It is the first ever direct detection of gravitational waves; it’s the first ever direct detection of black holes and it is a confirmation of General Relativity because the property of these black holes agrees exactly with what Einstein predicted almost exactly 100 years ago.
—Prof. Karsten Danzmann, BBC News, February 11, 2016
And what were we doing, my love,
on September 14, 2015, when
around the Earth
space was squeezed and stretched
by gravitational waves—
“like Jello,” they say.
Were we brushing our teeth
or pulling the last of the carrots
out of the garden? Were we
driving the children to school
or feeding the cat? It was a chirp,
the sound of two black holes
colliding, a sound that lasted less
than one fifth of a second,
less than the time it would take
to look at you and think,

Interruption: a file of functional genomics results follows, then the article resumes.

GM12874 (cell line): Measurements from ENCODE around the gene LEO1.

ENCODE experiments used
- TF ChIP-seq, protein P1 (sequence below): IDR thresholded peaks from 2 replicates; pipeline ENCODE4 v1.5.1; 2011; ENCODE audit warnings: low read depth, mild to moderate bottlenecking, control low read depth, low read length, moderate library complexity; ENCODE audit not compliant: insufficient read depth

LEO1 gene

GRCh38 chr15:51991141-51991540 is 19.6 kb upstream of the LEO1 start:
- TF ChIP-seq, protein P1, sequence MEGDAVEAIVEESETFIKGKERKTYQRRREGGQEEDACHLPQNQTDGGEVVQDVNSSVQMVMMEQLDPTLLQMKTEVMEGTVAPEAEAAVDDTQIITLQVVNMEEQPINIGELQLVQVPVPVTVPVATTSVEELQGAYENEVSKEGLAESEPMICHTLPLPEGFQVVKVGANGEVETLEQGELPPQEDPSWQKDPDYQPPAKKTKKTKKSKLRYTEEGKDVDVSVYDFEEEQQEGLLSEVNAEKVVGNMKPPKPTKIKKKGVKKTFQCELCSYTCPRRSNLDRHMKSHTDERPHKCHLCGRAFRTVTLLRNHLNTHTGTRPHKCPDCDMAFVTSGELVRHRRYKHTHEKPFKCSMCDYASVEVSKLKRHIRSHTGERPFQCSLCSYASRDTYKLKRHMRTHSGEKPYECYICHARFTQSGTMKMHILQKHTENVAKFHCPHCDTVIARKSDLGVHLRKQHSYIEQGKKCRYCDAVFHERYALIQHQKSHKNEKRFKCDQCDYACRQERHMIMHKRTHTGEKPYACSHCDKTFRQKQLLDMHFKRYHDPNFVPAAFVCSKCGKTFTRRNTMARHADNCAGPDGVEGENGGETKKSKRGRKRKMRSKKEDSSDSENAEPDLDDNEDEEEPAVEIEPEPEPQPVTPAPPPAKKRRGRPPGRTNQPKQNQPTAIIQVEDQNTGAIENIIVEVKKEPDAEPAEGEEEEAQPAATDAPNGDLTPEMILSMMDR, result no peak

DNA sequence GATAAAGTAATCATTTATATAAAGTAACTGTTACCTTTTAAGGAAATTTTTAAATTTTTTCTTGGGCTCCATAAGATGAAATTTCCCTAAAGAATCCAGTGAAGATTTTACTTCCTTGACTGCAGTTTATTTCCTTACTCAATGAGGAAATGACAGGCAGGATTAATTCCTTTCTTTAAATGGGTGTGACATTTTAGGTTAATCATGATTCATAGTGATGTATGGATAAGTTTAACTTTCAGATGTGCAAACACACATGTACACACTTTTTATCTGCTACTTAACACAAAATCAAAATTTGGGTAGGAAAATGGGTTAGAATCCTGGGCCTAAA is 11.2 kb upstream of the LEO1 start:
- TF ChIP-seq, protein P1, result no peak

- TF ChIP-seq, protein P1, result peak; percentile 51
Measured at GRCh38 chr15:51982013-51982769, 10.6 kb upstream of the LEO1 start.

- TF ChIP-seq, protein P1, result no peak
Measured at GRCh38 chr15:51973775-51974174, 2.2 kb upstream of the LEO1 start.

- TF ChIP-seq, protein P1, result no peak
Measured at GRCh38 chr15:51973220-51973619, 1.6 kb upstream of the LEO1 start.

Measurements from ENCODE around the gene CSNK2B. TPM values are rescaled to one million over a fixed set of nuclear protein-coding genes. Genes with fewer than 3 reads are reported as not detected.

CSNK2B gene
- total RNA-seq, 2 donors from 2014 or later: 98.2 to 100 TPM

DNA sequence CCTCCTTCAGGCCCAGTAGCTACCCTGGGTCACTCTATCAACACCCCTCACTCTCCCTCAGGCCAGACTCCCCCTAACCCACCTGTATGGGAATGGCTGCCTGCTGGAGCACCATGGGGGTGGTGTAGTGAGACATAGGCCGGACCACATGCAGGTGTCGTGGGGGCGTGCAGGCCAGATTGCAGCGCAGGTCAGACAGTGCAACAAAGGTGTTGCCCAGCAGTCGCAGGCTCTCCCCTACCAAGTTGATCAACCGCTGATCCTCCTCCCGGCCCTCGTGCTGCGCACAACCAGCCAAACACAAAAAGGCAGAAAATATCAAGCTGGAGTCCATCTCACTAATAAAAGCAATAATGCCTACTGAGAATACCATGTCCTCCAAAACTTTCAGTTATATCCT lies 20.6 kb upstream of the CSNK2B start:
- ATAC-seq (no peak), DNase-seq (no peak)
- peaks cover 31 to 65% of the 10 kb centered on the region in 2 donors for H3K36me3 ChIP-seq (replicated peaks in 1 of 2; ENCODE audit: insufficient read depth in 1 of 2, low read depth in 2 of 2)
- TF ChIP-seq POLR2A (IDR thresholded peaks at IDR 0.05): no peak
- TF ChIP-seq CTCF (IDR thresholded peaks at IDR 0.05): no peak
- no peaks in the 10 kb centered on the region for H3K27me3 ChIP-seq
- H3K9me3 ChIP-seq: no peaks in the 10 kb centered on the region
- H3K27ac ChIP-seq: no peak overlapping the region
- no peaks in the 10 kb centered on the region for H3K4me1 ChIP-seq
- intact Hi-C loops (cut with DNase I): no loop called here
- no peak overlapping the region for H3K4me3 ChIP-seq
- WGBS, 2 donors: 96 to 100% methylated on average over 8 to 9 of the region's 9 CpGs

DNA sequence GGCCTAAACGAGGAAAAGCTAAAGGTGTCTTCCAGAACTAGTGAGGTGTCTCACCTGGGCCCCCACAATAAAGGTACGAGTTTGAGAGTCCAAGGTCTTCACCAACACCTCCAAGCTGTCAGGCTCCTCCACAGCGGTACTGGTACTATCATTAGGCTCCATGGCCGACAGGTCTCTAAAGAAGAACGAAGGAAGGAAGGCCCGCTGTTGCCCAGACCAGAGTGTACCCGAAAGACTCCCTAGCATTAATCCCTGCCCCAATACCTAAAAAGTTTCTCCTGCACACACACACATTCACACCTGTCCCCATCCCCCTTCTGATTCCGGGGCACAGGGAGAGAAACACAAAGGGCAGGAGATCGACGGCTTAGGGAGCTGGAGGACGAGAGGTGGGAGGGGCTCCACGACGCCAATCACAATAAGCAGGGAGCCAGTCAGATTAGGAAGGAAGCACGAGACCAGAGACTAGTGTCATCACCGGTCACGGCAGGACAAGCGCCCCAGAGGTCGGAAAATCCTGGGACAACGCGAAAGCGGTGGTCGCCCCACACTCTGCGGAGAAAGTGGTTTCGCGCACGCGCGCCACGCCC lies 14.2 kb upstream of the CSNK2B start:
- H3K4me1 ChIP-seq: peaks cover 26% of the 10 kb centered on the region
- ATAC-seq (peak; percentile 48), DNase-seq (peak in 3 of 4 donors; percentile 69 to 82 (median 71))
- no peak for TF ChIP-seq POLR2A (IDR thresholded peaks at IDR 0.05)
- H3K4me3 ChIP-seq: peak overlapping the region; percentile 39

“Aren’t we lucky,” less than
the time it would take to leave
even the briefest of kisses on your neck.
While we were vacuuming or
washing our hair, everything
we guessed about the way
the universe works was changing.
That night we surely went to bed
as we always do, our gravities,
our densities merging,
though no one noticed
this small mystery—
and we, too, thought nothing
of it. We set the alarm.
We turned off the lights.
We curled into each other,
the fabric around us
for the full story, read here: http://www.bbc.com/news/science-environment-35524440